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This is a Sponsored post written by me on behalf of Spartan Race for SocialSpark. All opinions are 100% mine.
Hey, guess what I’m going to talk about again? The Spartan Ultra Beast. Yes, that’s right, my training is consumed with thoughts of the UB and what on earth I’m up against, therefore it’s probably what the majority of my posts will be about between now and September 22nd. For those of you new to this blog (welcome!) and haven’t heard me ramble on and on about it already: the Ultra Beast is the Spartan Race’s marathon length obstacle course race. So basically this:
for 26.2 miles (and knowing the minds behind the Spartan Race, it will probably be like 28 miles)
When I tell people about the Ultra Beast their first question is “why?” and my answer is “because I’m crazy”. Better to just cut to the chase. Their second question is, “well how on earth do you train for something like that?” And the answer to that is simple: do everything I can. Because I have no idea what I’m up against.
I once read an article that posed one simple question: could you save your own life? Sure you go to the gym 5 times a week and own the elliptical and/or bench press. Heck, maybe you even run marathons. But if it came down to it, could you survive a disaster? Could you run far enough, fast enough, jump high enough, lift heavy enough, if your life, or that of your family , absolutely depended on it? The answer for me was (and still is, I’m a work in progress) nope. That is unless I was out running an avalanche moving at about a 9:00/mile pace for only 15 miles or so, ha.
Training for a Spartan race of this size has made me realize that I am indeed very weak in may aspects of fitness. It has also confirmed my belief that training absolutely does NOT need to be contained to the gym. I know it’s incredibly ironic that I, a personal trainer who makes her living based on the people who lift weights and run on treadmills safely amidst the walls of a gym, would rather get OUTSIDE to work on my fitness, but it really is true that the possibilities out here are endless.
So, you want to know how to train for a Spartan race? I’m certainly not an expert in this specific race field like some, but I do have 3 varying distance mud/obstacle runs under my belt (plus like 55 road races, which really don’t help here, other than the fact that I know how to run. Sort of.) So here’s what I’ve been doing:
1) Running. Pretty obvious, you might think, for the Ultra Beast perhaps. But I can not tell you how many times I heard in shorter distance obstacle courses people complaining about “all the running”. I’m not sure if they expected obstacles lined up end to end over the course of 3.1 or more miles, but bottom line is that a 5k (or 10 miler, or half marathon…etc) is still a 5k, and you somehow still have to get yourself from the start to the finish. And a marathon is nothing to mess around with (trust me, I’ve messed around with them before.) But because this is no ordinary marathon and my finish time will likely be double that of my worst road marathon, I’m tackling the distance training for this one more like an ultra. So back to back weekend long runs it is.
2) Hiking. Because I hear we will be doing a lot of it, and I will become very friendly with Killington Mountain. It is amazing what a difference hiking can be from running, even trail running. The stress on your legs is completely different. So I’m working on my mountain goat legs. Sometimes on well groomed trails, and sometimes just finding my own way to the top. Not to sound too earthy-crunchy-crazy, but it’s great to let your body learn to become one with the trails. Ask anyone about their first experience trail running or hiking and they will tell you how incredibly awkward and unstable they felt trying to traverse every root, rock, and downed tree. The more you do it, however, the greater your bodily awareness and balance becomes. There is no way to replicate it, other than to get out there and do it.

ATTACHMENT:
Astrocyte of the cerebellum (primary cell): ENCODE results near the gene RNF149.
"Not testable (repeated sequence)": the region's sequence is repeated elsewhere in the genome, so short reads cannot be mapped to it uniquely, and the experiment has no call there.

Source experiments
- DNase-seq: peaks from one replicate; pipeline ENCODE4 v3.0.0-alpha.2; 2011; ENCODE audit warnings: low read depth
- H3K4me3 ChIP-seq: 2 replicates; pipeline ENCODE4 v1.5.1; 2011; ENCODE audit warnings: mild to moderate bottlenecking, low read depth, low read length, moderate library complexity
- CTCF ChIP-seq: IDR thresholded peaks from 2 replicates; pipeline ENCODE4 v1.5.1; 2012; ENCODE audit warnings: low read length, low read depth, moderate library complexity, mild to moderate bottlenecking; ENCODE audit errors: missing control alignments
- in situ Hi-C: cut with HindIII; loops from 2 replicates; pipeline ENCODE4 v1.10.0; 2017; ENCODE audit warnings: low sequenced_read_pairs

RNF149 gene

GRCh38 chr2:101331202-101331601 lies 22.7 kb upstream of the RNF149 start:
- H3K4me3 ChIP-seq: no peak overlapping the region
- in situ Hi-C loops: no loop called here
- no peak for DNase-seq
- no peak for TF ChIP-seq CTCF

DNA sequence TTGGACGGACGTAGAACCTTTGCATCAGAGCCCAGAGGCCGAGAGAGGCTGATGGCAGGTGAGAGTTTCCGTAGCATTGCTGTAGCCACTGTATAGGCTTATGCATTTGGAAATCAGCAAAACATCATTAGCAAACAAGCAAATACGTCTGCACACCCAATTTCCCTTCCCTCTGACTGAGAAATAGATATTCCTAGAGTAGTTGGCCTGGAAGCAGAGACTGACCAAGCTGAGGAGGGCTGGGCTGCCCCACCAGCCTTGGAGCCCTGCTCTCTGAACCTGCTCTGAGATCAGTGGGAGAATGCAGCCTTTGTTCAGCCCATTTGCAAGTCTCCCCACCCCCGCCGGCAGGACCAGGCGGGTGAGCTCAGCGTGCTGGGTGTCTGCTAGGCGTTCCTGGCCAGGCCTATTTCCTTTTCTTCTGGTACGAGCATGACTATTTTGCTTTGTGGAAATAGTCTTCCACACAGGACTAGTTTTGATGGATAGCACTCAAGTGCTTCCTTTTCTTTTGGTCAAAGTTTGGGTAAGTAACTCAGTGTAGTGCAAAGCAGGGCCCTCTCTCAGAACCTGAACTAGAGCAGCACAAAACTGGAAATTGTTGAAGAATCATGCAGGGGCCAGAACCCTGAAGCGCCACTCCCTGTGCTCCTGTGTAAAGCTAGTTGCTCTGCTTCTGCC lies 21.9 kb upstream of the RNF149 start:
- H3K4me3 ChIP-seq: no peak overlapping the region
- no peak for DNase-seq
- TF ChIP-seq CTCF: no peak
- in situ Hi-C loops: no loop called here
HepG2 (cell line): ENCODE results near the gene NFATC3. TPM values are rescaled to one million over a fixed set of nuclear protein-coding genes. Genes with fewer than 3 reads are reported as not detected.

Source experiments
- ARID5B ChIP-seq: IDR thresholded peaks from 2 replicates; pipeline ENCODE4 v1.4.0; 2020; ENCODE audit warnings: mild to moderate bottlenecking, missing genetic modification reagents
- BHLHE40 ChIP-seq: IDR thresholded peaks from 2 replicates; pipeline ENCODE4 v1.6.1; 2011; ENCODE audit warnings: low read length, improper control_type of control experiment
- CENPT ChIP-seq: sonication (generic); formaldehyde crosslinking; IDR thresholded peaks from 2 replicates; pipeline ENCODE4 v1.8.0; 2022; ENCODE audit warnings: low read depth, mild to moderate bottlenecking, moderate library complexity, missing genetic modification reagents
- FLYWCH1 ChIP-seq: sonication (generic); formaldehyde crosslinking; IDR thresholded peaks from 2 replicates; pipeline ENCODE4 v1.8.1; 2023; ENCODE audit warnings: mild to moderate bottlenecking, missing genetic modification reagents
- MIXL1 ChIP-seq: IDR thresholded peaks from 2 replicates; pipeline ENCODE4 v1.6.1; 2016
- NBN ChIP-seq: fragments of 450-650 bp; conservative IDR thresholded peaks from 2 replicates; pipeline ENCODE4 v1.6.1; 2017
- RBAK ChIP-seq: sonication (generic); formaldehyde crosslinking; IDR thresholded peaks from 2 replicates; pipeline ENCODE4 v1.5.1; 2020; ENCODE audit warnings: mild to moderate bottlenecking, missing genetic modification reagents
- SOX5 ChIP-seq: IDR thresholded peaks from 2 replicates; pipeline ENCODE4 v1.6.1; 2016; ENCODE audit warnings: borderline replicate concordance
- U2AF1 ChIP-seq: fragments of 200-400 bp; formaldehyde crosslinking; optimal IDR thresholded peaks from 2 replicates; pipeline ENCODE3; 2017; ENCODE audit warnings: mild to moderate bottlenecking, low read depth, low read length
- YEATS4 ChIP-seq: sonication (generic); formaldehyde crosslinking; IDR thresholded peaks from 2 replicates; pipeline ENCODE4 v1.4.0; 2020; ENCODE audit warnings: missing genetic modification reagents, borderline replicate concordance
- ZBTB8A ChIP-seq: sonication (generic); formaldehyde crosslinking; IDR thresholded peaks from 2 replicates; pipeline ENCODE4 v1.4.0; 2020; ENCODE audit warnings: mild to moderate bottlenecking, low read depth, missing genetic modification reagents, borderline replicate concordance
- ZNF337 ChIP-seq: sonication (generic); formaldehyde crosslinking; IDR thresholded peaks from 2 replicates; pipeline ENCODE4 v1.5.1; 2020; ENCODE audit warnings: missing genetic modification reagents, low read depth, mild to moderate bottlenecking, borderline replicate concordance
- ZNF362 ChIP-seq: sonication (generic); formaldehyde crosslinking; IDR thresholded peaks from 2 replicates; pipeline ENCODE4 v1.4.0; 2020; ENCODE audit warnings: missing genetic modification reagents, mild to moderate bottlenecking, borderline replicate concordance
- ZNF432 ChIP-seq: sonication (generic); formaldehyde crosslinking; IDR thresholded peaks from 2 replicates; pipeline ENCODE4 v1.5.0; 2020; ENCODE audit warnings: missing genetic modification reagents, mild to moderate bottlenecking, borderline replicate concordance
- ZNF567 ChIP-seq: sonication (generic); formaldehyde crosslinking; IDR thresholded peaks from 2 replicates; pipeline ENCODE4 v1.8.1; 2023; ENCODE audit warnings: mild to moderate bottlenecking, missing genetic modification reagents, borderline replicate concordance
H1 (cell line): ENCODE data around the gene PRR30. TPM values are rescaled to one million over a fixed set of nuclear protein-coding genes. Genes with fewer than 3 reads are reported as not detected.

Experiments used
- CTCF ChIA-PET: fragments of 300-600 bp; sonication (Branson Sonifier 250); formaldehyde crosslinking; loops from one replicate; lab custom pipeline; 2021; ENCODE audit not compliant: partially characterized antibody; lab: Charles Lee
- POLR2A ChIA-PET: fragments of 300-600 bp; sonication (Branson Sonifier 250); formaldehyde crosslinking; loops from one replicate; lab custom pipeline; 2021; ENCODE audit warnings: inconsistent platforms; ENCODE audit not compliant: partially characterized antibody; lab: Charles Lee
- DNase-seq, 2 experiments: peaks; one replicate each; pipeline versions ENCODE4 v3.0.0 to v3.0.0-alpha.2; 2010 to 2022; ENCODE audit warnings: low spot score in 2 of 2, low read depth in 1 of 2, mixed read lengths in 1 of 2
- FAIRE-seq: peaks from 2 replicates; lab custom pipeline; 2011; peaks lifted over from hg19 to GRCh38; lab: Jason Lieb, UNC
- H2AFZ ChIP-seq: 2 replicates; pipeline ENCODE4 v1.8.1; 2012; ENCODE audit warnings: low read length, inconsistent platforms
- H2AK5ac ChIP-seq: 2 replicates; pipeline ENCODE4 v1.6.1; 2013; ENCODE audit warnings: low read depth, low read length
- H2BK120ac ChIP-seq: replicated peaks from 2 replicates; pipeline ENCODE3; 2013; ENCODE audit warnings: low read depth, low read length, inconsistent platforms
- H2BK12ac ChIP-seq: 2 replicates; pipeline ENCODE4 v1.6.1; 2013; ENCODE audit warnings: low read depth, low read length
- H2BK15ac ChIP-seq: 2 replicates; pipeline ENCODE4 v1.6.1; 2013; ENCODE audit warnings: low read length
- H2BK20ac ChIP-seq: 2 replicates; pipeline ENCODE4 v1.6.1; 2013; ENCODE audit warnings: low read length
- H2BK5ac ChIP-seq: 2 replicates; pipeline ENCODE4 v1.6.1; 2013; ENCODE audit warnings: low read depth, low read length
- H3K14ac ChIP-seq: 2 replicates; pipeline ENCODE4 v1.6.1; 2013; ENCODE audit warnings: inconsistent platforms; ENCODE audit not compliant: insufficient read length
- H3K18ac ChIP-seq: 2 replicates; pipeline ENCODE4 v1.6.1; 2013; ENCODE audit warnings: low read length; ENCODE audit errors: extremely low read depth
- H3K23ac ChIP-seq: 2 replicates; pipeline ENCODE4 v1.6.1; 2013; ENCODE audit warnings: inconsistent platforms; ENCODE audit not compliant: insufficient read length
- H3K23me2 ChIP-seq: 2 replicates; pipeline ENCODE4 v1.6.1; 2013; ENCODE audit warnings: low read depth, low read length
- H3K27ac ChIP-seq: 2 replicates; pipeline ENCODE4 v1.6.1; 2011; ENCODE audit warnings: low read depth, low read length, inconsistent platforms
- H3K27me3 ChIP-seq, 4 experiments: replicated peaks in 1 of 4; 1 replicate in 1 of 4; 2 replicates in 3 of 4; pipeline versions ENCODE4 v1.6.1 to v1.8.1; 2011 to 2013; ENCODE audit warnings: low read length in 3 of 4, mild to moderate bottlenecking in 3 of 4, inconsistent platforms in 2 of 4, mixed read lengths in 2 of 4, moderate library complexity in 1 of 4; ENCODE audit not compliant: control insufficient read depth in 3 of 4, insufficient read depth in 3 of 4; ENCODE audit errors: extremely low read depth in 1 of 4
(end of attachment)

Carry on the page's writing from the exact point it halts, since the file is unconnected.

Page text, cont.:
|This picture can’t even begin to show how steep that hill was (hence the hands on the ground)|
3) Plyometrics: Burpees. Box jumps. Anything that uses power and makes my lungs scream. Anywhere I can, any chance I get. Not only do they help with your speed and strength, but again will help with your balance and your body awareness. Because no one wants to fall off of the top of a 9 foot wall during the middle of the race…
|who needs a plyo box when you have a picnic table?|
|I love burpees!|
Weight training: because I work in a gym it is easy for me to throw around some traditional dumbbells/resistance training machines. However, kettlebells and my new sandbag are my weight training of choice. In past races I’ve had to carry 40 lb sandbags, large tires up and down trails, and lift cement blocks way up in the air. Strength is key.
But other than the long runs, there is no rhyme or reason to my training. Just get faster, better, stronger. Train, train train. I think that’s what I like the most about this type of race. There is no set start and no set finish. You don’t just say “oh yeah, 26 miles, I can cover that, I’m golden.” The mystery of what I am to face, and the fact that the mystery forces me to challenge ALL aspects of my fitness is what intrigues me with this type of race.
Sound like fun? Why not sign up for a Spartan race near you. From the sprint (3 ish miles) to the Ultra Beast (26 crazy, ridiculous miles) and many options in between, there is something for everyone. Challenge YOUR fitness level. For frequently asked questions about the Spartan race, check out their site here
So, could YOU survive? Do you feel your training is well rounded, or are you stuck in one gear? Tell us about it!